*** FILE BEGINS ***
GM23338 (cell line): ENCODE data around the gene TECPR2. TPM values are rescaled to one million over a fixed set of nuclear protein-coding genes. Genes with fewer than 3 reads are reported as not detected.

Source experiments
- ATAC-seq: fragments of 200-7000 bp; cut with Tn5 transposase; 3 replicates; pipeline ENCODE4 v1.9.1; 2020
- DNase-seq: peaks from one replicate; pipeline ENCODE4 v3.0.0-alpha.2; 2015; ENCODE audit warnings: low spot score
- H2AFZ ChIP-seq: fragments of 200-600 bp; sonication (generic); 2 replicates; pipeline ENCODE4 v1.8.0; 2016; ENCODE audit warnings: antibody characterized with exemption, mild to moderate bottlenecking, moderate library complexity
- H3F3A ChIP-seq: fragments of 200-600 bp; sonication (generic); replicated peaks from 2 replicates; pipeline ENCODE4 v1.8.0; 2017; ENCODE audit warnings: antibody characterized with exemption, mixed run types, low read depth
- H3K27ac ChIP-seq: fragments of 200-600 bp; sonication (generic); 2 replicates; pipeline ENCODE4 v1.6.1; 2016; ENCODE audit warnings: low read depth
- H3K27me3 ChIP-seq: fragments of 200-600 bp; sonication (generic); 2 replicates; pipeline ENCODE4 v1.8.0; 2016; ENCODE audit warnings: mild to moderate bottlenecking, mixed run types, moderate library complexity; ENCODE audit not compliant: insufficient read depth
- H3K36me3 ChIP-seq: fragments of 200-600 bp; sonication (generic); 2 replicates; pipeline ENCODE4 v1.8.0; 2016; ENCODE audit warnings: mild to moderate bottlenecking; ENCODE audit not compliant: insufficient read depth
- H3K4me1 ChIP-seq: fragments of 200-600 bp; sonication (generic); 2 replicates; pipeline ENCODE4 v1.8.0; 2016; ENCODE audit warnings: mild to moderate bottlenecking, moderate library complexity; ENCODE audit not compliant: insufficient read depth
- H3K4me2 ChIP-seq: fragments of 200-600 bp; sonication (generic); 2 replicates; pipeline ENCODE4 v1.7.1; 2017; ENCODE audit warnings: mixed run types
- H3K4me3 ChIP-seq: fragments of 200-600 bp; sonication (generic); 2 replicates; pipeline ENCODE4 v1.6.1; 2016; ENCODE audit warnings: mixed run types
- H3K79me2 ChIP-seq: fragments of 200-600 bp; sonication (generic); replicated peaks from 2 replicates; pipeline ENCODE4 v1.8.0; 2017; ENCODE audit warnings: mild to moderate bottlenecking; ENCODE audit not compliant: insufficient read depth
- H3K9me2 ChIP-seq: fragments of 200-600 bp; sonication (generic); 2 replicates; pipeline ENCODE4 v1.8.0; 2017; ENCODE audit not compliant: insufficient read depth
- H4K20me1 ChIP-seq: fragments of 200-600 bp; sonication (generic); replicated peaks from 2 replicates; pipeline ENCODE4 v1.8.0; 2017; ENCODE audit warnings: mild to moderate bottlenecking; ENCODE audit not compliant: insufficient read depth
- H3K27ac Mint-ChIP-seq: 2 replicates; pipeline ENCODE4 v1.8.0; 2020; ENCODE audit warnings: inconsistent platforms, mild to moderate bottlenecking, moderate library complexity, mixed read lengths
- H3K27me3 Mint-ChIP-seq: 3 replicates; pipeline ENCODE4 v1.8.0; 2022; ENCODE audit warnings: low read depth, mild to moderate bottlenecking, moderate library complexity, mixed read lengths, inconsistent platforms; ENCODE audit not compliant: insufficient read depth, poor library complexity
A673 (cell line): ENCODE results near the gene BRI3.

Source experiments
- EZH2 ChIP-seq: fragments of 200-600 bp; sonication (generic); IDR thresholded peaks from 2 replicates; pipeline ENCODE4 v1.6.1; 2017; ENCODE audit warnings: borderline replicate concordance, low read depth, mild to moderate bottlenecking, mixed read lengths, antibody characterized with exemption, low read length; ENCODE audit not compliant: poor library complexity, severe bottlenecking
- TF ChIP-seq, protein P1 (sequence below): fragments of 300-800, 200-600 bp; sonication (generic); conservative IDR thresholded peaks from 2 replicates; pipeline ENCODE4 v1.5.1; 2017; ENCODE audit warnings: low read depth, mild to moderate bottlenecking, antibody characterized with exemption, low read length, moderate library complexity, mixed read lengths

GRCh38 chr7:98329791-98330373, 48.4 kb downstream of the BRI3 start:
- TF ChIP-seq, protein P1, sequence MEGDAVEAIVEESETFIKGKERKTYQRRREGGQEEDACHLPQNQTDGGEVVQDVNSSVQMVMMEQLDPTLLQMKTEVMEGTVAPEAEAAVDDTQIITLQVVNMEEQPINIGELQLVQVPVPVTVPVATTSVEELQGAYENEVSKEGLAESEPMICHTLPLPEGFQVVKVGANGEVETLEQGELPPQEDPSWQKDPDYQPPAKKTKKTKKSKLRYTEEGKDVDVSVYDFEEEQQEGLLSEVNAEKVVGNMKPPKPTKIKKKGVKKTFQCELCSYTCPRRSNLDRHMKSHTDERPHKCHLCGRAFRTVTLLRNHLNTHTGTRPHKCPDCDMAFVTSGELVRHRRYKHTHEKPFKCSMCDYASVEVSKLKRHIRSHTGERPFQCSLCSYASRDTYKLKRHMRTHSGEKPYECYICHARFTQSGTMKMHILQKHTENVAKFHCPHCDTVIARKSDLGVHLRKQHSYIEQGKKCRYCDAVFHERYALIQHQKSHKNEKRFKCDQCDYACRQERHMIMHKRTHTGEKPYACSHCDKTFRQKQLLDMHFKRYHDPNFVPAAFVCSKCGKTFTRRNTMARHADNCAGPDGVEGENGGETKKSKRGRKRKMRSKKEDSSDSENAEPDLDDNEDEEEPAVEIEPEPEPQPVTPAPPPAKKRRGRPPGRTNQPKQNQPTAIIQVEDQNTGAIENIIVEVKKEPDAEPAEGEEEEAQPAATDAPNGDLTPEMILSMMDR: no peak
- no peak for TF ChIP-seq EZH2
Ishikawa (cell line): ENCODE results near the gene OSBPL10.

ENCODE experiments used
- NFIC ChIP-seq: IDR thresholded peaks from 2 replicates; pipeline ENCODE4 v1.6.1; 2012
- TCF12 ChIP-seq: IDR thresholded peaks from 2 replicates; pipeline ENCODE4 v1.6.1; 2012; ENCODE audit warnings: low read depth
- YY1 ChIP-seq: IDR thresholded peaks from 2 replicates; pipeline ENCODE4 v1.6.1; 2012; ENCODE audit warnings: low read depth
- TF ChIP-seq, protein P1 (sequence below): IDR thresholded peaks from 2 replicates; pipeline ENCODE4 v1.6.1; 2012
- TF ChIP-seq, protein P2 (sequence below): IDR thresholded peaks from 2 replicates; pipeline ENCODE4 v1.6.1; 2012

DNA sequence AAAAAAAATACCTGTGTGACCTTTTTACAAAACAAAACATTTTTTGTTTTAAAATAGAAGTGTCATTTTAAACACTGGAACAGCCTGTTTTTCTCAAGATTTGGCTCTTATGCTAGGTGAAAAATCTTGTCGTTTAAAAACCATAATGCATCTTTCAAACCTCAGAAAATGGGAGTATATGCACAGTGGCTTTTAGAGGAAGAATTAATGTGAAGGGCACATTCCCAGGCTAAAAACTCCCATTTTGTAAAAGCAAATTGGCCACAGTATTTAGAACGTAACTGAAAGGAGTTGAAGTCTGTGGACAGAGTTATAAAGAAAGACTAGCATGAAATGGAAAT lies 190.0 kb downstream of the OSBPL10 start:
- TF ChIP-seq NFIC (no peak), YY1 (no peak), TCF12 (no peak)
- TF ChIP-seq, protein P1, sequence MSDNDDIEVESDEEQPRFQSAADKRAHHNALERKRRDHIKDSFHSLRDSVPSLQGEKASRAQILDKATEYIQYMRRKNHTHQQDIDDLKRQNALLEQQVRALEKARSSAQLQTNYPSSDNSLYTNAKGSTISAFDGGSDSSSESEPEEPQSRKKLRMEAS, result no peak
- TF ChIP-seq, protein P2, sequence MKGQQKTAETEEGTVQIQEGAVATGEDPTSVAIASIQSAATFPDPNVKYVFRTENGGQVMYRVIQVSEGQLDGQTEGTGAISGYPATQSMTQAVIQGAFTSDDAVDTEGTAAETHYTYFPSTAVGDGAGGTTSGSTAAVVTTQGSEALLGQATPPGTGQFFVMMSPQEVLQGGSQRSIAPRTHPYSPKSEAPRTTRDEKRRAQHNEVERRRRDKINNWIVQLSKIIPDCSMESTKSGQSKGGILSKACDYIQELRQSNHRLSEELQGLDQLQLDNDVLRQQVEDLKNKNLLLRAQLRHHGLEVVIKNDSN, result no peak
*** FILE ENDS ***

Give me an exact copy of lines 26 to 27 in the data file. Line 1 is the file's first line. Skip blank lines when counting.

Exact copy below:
ENCODE experiments used
- NFIC ChIP-seq: IDR thresholded peaks from 2 replicates; pipeline ENCODE4 v1.6.1; 2012